Blast from the past with Nora Roberts and J.D. Robb

Do you read romance? In that case you probably have come across Nora Roberts and her alter ego J.D. Robb. My mother loves the In Death series by Robb and in 2016 I finally got the first book of the series. Here is what I thought of it.

Naked in Death (In Death, #1) — read in 2016
by J.D. Robb

Rating: 3 out of 5.

Fairly stereotypical police procedural, with some futuristic gadgets and a love interest who is, at first, a suspect, as well as tall, dark, mysterious and the common alpha male of romance novels. I think the correct label is romantic suspense. The first book in the very successful In Death series by The Nora. My mum is a huge fan, so curiosity made me pick it up, to see what all the fuss is about.

I did not really like the relationship much at first between Eve and Roarke. He definitely had problems accepting her wishes, which bugged me. If you do not mind his consent issues, he’s fine as a romance MC. 

The world building could have been better. The gadgets and some futuristic concepts were not explained, so if they weren’t self-expalantory, you were left to guess. However, they only play a very small part in the story. If you want to read sci-fi with suspense, hands off this book.

This is mostly told from Eve’s view, third person. There is the odd change of POV, mostly to Roarke and sometimes to others. These changes are not well done and jarred me every time. It could be the formatting (or lack thereof), the various protagonists do all sound exactly the same as well, though.

The mystery wasn’t very gripping and, at least from the second half onwards, pretty predictable. 

The romance and sex were ok. Fairly tame, I like my nooky more explicit.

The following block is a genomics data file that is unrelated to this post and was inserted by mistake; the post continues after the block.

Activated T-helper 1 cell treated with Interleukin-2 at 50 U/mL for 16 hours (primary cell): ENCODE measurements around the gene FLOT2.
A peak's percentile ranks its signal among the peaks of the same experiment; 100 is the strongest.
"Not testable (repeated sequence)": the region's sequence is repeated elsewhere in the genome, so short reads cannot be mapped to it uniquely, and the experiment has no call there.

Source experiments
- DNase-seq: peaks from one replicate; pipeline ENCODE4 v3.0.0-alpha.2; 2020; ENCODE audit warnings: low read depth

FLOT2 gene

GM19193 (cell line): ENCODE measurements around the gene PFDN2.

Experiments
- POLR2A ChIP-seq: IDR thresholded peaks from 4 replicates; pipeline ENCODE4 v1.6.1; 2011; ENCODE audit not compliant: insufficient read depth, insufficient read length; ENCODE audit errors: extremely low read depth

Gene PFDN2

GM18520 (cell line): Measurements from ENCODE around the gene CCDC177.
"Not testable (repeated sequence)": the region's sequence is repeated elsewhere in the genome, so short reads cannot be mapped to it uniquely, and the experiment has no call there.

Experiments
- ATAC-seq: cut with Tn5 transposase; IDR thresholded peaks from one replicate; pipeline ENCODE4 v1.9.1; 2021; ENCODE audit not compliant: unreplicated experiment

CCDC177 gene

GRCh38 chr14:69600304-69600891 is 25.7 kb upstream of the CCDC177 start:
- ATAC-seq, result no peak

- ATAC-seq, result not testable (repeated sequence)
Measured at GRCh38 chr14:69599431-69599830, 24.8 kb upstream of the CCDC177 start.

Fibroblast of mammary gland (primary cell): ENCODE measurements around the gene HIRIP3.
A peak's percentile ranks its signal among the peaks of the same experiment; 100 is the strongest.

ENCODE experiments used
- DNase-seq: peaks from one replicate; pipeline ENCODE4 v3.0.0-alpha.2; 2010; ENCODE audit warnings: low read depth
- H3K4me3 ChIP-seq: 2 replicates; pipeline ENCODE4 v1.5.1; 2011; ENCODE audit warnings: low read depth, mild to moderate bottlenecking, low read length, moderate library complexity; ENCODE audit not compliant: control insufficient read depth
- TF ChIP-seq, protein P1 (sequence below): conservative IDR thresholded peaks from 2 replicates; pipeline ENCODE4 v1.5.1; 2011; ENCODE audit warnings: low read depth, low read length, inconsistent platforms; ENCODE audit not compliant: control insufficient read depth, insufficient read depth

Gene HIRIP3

Bottom line: Ok, nothing gripping, as light entertainment on the side not bad. Decent writing. I wasn’t very happy with the early Roarke and his consent issues. I would recommend it and will probably read the next book in the series, to see where their romance goes.


PS: I never got the next book in the series and don‘t feel tempted to get back to this series.

And a long, long time ago I read two romance novels by Roberts…

Birthright by Nora Robert — read in 2003

Rating: 3 out of 5.

5000 year old bones are found at a construction site in a small town in the Blue Ridge Mountains. Our heroine Callie, an archaeologist, comes to investigate. So does her ex-husband, annoying, but good-looking and charming Jake. And then a death occurs. Is the site cursed? And, least but not last, someone gives Callie some shocking news about her past that shake the foundations of her life.
If you are looking for a book with a serious archealogical twist, forget it. You are looking at a slightly upscale romance novel with a bit of mystery strewn in for added suspense. Not too trashy and quite a good read to relax after a hard day at work.

Three Fates by Nora Roberts — read in 2004

Rating: 5 out of 5.

Great fun! Roberts manages to give you low-brain-power entertainment, but with wit and a lot of humour, without getting too sloppy on the romance side of things. Did I mention steamy sex? 🙂